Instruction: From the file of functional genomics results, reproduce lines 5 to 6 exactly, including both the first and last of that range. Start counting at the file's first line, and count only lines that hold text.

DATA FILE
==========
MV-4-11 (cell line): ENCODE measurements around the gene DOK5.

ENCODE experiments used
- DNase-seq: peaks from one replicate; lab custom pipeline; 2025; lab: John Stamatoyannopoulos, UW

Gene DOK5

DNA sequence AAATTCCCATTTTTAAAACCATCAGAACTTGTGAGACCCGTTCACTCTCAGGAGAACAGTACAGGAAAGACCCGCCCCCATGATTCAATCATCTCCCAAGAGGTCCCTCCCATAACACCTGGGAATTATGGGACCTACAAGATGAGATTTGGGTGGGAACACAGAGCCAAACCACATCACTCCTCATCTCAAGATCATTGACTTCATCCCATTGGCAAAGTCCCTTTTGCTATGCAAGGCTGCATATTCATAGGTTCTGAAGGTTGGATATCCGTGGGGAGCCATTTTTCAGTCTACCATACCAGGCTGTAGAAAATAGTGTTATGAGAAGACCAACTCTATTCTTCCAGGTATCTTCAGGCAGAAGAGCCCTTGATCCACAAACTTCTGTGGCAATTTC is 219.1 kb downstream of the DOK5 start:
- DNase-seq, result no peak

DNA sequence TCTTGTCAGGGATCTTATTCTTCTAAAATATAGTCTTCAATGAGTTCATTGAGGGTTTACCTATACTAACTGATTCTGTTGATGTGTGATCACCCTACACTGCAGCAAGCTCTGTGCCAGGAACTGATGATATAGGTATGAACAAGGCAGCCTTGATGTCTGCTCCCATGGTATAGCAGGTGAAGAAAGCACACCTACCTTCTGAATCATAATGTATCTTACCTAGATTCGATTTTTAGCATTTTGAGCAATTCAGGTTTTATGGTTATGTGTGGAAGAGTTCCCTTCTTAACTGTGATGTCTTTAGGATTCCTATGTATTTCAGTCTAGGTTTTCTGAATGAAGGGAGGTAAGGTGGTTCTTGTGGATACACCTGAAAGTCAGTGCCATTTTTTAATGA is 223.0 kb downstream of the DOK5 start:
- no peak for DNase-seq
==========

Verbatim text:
DNA sequence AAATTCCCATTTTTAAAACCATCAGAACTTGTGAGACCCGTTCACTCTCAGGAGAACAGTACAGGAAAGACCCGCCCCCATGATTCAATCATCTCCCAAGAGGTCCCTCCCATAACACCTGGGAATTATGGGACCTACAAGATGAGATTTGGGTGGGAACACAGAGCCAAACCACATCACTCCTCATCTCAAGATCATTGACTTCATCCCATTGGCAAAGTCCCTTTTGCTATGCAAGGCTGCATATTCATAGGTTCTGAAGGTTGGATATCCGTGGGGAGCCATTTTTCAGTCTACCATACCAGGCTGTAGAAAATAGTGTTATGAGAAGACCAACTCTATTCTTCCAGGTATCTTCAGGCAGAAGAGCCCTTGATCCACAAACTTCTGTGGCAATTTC is 219.1 kb downstream of the DOK5 start:
- DNase-seq, result no peak